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Today's Stichomancy for Charles Manson

The first excerpt represents the past or something you must release, and is drawn from The Call of the Wild by Jack London:

they were close to Thornton; after that he tolerated them in a passive sort of way, accepting favors from them as though he favored them by accepting. They were of the same large type as Thornton, living close to the earth, thinking simply and seeing clearly; and ere they swung the raft into the big eddy by the saw- mill at Dawson, they understood Buck and his ways, and did not insist upon an intimacy such as obtained with Skeet and Nig.

For Thornton, however, his love seemed to grow and grow. He, alone among men, could put a pack upon Buck's back in the summer travelling. Nothing was too great for Buck to do, when Thornton commanded. One day (they had grub-staked themselves from the

The second excerpt represents the present or the deciding factor of the moment, and is drawn from Return of the Native by Thomas Hardy:

I seed myself looking up at myself, and I was frightened and jumped back like anything."

..."If they had only shown signs of meeting my advances halfway how well it might have been done! But there is no chance. Shut out! She must have set him against me. Can there be beautiful bodies without hearts inside? I think so. I would not have done it against a neighbour's cat on such a fiery day as this!"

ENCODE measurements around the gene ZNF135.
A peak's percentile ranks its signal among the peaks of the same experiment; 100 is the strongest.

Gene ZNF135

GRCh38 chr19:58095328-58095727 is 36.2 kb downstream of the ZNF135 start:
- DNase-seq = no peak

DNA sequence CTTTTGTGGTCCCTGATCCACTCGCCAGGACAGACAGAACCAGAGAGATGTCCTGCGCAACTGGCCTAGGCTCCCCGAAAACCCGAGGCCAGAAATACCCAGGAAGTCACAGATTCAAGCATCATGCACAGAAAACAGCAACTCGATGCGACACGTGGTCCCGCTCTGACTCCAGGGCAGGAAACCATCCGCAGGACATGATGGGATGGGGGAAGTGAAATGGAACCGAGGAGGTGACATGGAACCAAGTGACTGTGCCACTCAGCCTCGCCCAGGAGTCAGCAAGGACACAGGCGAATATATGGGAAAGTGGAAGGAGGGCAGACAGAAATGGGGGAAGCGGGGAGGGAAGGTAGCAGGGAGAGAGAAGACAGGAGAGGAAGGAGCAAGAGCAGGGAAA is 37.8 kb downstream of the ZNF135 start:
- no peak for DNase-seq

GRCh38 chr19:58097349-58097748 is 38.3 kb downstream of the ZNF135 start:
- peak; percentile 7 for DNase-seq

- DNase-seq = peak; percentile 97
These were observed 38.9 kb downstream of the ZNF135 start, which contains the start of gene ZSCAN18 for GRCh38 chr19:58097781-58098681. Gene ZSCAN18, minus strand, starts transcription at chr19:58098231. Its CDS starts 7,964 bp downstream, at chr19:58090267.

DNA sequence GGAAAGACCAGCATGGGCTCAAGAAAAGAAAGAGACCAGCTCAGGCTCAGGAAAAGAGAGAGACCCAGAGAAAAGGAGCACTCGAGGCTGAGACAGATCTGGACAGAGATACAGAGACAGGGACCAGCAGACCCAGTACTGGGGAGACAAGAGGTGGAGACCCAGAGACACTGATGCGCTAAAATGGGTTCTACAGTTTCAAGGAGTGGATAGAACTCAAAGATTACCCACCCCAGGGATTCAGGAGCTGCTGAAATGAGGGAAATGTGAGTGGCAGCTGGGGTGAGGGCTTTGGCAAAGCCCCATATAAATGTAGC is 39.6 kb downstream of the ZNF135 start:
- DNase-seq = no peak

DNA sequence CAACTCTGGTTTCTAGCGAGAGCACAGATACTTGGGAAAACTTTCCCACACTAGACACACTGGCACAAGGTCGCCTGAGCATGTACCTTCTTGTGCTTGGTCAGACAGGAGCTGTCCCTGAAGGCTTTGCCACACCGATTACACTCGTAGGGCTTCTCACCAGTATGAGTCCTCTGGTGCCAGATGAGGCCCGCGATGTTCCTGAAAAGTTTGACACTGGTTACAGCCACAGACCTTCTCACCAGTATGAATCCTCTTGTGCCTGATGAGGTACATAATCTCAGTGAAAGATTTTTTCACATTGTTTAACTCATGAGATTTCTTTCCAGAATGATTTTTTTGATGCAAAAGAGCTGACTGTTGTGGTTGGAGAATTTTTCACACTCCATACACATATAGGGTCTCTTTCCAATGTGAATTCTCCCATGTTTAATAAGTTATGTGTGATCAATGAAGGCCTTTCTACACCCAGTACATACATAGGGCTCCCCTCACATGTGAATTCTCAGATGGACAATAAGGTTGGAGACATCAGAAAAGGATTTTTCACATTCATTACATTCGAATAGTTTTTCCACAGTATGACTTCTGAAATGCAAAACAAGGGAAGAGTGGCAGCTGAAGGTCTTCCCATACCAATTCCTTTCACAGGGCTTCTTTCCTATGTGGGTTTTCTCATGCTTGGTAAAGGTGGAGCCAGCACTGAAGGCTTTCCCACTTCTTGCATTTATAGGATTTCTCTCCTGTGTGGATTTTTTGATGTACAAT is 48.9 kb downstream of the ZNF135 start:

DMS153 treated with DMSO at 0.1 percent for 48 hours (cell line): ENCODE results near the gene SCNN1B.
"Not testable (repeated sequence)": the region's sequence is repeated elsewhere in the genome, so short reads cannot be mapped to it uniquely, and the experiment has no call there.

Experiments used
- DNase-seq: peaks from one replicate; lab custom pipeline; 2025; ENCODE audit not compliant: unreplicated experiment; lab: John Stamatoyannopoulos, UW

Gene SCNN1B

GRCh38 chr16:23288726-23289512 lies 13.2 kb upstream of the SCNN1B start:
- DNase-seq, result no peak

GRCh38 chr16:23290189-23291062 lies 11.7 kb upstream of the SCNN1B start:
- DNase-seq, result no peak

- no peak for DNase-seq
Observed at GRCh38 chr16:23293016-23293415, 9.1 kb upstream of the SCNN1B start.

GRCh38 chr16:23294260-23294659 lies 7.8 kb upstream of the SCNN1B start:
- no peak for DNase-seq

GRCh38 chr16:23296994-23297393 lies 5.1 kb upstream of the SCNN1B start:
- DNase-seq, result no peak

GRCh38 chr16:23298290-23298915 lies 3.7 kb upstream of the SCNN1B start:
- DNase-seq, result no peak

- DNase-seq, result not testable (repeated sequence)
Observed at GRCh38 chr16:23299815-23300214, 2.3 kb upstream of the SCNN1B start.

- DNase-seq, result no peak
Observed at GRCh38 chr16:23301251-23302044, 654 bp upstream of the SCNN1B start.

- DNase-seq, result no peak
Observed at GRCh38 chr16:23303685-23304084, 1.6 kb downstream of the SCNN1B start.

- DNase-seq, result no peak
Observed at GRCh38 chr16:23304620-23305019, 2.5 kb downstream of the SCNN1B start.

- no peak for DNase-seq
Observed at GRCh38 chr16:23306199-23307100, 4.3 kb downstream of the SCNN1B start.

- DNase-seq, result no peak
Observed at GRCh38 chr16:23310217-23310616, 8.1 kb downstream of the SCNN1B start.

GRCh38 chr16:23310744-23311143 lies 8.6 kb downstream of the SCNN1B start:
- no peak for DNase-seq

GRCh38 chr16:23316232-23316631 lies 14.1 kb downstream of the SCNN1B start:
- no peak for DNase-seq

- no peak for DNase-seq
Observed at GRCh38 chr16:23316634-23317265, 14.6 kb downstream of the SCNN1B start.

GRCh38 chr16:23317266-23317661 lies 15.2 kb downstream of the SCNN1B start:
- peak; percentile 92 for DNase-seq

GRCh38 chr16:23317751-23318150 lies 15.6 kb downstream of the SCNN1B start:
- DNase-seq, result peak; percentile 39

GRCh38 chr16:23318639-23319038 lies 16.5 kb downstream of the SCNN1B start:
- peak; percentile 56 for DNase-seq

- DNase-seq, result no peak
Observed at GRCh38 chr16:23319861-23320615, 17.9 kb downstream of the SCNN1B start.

"What is it you say?"

"Never again--never! Not even if they send for me!"

"You must be a very curious woman to talk like that."


Return of the Native
The third excerpt represents the future or something you must embrace, and is drawn from The Spirit of the Border by Zane Grey:

hillsides doted with browsing cattle, droves of sturdy-limbed horses, and pens of fat, grunting pigs--all of which attested to the growing prosperity of the Village of Peace.

On the way back to the cabin, while the others listened to and questioned Mr. Zeisberger, Jim was silent and thoughtful, for his thoughts reverted to his brother.

Later, as he walked with Nell by the golden-fringed stream, he spoke of Joe.

"Joe wanted so much to hunt with Wetzel. He will come back; surely he will return to us when he has satisfied his wild craving for adventure. Do you not think so?"

There was an eagerness that was almost pleading in Jim's voice. What he so


The Spirit of the Border